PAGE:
Pipeline; Pressure drop; Flow line; Gathering system; Nominal diameter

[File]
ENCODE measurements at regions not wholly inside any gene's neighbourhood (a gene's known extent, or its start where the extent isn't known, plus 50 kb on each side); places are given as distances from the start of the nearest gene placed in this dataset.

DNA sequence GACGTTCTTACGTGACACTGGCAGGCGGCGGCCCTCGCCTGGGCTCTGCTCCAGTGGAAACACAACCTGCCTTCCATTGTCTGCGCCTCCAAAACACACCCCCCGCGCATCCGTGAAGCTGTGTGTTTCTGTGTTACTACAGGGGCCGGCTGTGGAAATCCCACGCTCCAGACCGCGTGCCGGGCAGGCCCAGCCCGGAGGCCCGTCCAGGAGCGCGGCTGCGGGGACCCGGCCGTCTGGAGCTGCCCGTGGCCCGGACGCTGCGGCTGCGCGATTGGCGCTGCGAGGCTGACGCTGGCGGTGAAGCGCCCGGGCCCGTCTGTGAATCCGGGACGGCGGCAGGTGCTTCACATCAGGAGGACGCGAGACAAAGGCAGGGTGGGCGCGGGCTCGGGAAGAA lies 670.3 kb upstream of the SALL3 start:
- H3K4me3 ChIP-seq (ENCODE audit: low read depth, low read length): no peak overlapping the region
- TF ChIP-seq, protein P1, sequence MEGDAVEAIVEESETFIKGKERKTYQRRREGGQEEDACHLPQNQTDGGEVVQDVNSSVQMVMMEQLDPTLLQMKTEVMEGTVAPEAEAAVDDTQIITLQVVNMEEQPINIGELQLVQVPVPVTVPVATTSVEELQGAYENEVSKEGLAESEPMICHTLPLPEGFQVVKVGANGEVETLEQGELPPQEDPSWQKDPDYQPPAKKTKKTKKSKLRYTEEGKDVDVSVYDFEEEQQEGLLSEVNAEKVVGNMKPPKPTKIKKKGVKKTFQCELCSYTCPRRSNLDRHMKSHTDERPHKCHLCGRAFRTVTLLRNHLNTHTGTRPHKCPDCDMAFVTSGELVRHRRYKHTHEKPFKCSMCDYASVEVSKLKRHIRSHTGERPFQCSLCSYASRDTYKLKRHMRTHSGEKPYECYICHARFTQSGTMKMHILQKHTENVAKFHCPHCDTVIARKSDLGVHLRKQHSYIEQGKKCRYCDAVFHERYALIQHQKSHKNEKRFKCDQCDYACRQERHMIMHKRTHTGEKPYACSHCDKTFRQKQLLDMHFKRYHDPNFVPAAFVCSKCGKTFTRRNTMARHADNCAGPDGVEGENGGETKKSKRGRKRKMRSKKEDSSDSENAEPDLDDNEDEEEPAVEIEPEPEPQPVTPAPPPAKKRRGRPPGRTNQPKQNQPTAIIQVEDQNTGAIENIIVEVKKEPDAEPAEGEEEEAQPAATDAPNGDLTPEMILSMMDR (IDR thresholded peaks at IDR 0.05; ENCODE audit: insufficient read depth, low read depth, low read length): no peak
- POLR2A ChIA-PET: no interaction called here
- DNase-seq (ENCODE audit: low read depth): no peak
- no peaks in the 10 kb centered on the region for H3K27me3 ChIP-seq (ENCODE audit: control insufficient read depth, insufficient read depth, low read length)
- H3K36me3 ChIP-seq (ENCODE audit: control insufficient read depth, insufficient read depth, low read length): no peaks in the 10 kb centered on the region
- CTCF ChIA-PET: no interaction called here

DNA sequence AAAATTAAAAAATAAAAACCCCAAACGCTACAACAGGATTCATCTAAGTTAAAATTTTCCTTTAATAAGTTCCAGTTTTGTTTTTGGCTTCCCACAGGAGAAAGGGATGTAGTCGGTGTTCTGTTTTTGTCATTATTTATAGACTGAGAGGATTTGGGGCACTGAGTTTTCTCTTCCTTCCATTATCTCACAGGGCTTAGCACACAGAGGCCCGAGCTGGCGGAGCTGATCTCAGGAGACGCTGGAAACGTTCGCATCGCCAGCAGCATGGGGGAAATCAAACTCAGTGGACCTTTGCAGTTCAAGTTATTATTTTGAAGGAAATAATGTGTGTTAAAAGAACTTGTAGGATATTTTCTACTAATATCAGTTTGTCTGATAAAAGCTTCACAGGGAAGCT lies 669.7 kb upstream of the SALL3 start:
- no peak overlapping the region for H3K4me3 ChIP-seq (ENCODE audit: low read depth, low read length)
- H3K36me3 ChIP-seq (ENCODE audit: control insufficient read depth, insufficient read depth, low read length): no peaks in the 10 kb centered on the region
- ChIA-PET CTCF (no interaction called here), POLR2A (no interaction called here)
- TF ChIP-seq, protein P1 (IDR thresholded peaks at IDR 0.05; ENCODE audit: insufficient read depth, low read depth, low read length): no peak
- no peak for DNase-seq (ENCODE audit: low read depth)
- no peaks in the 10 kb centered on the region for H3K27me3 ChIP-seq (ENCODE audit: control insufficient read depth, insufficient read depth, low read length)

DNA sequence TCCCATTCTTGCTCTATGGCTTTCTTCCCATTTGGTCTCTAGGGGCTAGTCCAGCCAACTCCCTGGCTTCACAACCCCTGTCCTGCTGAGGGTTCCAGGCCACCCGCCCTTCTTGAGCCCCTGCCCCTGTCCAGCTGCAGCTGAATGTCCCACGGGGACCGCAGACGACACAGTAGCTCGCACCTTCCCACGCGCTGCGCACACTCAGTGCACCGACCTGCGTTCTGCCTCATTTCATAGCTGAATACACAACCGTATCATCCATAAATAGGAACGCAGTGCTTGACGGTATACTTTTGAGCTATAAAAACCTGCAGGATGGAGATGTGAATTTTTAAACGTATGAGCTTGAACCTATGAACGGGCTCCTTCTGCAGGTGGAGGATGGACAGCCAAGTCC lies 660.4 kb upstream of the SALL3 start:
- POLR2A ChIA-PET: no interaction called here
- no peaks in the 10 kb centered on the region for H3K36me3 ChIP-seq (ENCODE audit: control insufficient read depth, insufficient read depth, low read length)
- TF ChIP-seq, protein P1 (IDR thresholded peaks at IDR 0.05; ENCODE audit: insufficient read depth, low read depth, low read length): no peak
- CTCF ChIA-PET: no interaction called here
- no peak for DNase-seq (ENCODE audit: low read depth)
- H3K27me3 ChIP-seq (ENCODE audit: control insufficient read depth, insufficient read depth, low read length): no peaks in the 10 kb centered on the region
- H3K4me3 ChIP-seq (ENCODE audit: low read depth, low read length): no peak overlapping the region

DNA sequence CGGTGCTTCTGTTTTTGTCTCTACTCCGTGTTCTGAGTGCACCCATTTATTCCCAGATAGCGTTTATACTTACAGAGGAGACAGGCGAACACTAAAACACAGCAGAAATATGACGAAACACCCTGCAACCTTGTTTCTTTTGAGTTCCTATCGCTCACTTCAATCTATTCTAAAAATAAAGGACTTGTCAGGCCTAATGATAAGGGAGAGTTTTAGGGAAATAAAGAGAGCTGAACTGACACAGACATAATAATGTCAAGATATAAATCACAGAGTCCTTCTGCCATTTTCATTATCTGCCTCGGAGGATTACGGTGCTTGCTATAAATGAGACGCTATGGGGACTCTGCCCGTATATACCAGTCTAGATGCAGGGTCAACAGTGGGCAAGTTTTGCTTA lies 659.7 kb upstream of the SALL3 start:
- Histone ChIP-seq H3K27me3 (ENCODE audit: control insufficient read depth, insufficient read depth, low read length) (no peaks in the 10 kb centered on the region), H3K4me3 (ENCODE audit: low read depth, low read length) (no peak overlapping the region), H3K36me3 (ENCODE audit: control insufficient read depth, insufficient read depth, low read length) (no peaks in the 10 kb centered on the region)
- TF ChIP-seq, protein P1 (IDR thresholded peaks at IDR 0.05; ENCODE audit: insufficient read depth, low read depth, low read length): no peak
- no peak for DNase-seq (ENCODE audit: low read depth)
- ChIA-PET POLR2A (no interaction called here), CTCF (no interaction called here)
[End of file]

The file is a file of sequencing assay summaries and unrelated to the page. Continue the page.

In the hypothetical production wells the petroleum pipelines gathering systems that transport crude oil or liquid perform basically, three distinct roles, gathering the individual production wells en route to surface central treating facilities, the trunk lines transmit to and from the refinery to the treatment plants and the finished products are distributed uniformly to domestic and industrial users. However, in a single liquid phase field production, the gathering systems and the flow rate is normally fixed at a particular point in time to size pipeline in order to identify restrictions to flow. The systems are very crucial in the transportation of produced liquids from production wells to collection points such as the processing plant or central processing facilities (CPF).The exploitation of this production wells include all the technical aspects of the scenario such as chemical and physical characteristics of the field . In the hypothetical fields, the gathering systems are connected to the central processing facility, via a network of carbon steel tubes. The major factors associated with the gathering systems are in the pressure drop due to flow in the pipeline and the structural strength of the pipeline system, which involves the pipeline thickness to withstand pressure and in respect to external loads, such as collision, earthquake, and wind.